The court noted that while universities had some control over student life, they certainly did not control every aspect, especially for graduate students like Nguyen who were in their twenties and living off campus.  Universities cannot control students’ personal mental health decisions.  Ultimately, the court concluded that a university does have a special relationship with students and a corresponding duty to take reasonable measures to prevent suicide, but only in certain circumstances.  Where a university has actual knowledge of a student’s suicide attempt that occurred while enrolled at the university or recently before matriculating, or of a student’s stated plans to commit suicide, then the university must take reasonable measures to protect the student from self-harm.  

The court emphasized that this duty is quite limited.  Mere knowledge of suicidal ideation is not enough to trigger the duty.  Furthermore, non-clinicians are not expected to discern suicidal tendencies.  The duty instead hinges on foreseeability.  Reasonable measures will include initiating a suicide prevention policy if such a policy exists.  If not, the employee must contact the appropriate officials at the university to assist with obtaining the proper medical care for the student.  If the student refuses the care, the officials should notify the student’s emergency contact.  This duty is also limited by time.  If professionals declare the student is no longer a risk, then no further care is required.

This duty balances the privacy and autonomy of adult students and also recognizes that non-clinicians cannot be expected to probe suicidal tendencies that are not expressly evident.  In this case, the court found there was no duty.  Nguyen was a 25-year-old student living off campus.  He did not communicate any plans for suicide or suicidal ideation to university officials.  MIT officials had properly advised Nguyen to seek mental health services, but that was two years before his suicide.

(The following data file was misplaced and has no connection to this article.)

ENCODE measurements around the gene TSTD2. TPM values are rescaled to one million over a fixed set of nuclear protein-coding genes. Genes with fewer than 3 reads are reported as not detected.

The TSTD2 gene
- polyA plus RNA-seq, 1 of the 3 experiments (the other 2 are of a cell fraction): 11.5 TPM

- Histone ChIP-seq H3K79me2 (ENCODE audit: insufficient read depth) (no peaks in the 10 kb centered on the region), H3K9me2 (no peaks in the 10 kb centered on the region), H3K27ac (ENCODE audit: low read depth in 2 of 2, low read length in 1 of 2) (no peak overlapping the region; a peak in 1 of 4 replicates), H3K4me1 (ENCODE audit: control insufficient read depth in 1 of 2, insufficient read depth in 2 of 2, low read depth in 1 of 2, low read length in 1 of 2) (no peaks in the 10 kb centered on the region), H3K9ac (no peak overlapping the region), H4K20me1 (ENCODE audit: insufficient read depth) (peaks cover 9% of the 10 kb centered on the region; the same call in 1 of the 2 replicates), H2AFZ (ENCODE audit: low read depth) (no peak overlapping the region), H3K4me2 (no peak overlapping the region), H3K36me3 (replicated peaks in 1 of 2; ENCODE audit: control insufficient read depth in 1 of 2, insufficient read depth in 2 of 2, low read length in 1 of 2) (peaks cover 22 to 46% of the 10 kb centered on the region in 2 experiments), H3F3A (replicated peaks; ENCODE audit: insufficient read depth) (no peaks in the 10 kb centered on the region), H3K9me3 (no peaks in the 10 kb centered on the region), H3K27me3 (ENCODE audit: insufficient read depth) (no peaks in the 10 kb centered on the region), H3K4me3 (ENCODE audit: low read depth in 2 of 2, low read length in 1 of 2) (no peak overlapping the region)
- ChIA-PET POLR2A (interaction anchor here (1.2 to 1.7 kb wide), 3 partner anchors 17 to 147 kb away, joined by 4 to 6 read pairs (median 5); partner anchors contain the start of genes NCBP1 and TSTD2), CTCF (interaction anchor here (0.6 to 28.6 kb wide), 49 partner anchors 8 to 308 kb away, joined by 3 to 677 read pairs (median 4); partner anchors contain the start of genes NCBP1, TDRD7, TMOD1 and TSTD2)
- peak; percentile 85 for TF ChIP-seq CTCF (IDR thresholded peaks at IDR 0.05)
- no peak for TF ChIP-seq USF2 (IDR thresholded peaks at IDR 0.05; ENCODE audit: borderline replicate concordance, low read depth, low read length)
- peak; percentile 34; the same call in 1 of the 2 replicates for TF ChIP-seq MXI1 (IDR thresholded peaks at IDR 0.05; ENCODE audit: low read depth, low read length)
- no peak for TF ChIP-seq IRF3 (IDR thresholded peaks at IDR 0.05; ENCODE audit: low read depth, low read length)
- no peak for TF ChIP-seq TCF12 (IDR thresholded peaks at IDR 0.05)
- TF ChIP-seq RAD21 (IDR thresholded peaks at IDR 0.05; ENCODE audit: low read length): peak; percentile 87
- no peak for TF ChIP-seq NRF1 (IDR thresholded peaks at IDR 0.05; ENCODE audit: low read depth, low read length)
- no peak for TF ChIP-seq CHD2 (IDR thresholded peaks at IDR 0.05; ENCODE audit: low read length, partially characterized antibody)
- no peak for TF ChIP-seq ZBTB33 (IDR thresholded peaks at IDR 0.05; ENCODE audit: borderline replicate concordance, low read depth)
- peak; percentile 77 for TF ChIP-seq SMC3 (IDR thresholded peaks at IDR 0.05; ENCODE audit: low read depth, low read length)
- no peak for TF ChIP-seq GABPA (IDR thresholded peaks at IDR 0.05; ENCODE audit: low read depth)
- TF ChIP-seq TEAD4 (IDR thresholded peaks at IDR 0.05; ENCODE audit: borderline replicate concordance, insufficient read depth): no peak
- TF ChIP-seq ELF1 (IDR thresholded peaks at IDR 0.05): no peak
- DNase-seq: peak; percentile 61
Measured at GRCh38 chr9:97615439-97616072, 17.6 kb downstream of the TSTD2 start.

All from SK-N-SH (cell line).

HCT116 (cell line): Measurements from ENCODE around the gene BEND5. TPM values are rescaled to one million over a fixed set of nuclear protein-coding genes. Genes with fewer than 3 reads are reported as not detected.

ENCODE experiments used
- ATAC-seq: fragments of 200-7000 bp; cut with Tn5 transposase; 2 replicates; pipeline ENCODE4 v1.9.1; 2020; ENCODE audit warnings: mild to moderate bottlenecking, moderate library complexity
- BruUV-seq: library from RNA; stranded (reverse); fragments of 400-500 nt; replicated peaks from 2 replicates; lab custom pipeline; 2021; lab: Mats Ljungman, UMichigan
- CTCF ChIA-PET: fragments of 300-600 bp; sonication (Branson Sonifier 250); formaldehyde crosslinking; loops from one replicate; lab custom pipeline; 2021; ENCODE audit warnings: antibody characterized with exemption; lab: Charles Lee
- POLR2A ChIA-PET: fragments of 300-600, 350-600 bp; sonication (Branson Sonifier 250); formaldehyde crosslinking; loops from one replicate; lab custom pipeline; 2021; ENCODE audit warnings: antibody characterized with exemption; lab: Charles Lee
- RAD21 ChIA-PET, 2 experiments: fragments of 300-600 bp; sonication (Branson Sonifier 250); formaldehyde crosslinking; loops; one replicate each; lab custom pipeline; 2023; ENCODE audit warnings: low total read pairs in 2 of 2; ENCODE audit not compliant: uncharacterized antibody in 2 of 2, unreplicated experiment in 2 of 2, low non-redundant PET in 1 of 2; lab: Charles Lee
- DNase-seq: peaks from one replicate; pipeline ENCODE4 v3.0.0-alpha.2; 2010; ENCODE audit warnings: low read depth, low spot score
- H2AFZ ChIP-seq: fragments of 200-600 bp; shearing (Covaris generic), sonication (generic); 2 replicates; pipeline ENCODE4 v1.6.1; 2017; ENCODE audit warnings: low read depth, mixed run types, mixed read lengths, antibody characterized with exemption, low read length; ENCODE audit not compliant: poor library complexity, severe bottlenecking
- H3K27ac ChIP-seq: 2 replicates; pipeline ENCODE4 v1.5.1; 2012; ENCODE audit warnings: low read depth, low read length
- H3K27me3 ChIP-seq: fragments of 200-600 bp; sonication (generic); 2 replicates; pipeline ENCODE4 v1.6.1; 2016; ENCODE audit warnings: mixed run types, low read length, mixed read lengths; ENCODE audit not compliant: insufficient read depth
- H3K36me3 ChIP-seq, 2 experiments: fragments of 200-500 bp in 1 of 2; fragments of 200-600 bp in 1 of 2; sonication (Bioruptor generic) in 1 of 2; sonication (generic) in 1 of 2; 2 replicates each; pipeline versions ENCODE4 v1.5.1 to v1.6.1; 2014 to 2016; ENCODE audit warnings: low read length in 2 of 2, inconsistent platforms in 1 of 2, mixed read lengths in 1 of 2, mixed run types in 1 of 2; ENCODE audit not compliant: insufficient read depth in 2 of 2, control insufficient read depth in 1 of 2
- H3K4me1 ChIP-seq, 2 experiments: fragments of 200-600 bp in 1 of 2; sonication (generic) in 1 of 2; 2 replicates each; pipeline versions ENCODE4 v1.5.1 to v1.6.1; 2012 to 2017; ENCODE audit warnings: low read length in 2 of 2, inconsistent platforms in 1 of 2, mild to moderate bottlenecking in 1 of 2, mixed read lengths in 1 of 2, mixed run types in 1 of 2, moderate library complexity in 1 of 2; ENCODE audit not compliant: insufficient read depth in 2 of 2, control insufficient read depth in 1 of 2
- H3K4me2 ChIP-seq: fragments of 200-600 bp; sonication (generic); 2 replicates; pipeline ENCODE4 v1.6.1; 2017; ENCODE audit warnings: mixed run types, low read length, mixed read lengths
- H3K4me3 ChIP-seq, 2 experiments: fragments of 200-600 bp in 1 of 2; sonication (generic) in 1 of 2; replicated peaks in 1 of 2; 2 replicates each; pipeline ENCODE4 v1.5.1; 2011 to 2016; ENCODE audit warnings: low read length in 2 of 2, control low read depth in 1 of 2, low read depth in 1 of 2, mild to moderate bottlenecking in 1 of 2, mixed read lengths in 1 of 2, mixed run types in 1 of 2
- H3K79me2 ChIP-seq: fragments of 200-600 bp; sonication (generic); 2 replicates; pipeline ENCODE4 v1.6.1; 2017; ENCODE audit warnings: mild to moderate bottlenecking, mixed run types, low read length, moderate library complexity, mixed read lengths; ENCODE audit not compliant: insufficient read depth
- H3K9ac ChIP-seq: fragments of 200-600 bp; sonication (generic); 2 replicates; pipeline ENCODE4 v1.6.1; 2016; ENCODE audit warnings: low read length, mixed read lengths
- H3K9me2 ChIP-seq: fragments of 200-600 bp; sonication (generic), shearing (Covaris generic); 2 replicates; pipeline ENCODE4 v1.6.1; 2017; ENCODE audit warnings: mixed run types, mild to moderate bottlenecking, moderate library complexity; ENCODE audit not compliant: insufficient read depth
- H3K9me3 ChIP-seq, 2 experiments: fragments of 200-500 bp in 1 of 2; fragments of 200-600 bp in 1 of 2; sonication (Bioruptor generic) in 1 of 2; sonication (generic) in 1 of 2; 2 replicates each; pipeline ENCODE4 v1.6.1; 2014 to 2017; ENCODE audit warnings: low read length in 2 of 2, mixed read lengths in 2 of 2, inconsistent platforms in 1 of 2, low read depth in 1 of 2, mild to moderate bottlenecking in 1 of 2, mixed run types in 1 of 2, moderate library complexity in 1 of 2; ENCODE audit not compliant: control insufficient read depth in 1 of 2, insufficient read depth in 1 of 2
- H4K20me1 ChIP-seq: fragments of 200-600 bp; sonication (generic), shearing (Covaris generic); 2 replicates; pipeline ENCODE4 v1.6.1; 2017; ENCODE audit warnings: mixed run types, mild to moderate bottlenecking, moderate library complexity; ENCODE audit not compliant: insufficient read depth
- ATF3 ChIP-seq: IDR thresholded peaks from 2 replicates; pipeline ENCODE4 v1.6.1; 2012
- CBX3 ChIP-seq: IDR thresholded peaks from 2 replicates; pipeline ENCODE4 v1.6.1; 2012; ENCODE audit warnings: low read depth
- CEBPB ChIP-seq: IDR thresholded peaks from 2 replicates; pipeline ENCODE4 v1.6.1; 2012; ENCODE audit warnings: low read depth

Nguyen’s father also argued that MIT had adopted a voluntary assumption of a duty of care by offering mental health services.  The court disagreed, as there was no evidence that Nguyen ever relied on MIT’s services, and no evidence that offering these services increased Nguyen’s risk of suicide.   

The only claim that survived summary judgment was regarding whether Nguyen was a student or employee at the time of his suicide, as he was working as a lab assistant for the summer.  MIT argued he was an employee and therefore any tort claims are actually covered under the Worker’s Compensation system.  Nguyen’s parents argued he was still a student.  Whether the June 2, 2009 phone call was school or work related was also a matter better left to a fact finder.

Dzung Duy Nguyen v. MIT (2018) –N.E.3d--, 2018 WL 2090610.

Note:

An interesting point mentioned at the end of the case was that the only issue to survive summary judgment related to the question of whether Nguyen was technically a student or an employee of MIT at the time of his suicide.  He was working in a research lab during the summer but enrolled as a graduate student.  His status is critical because it governs whether the Worker’s Compensation system is implicated as the sole means of recovery for the family.  Graduate students are considered students in some aspects, but employees in others, as seen in many recent attempts by graduate students to unionize at colleges and universities across the country.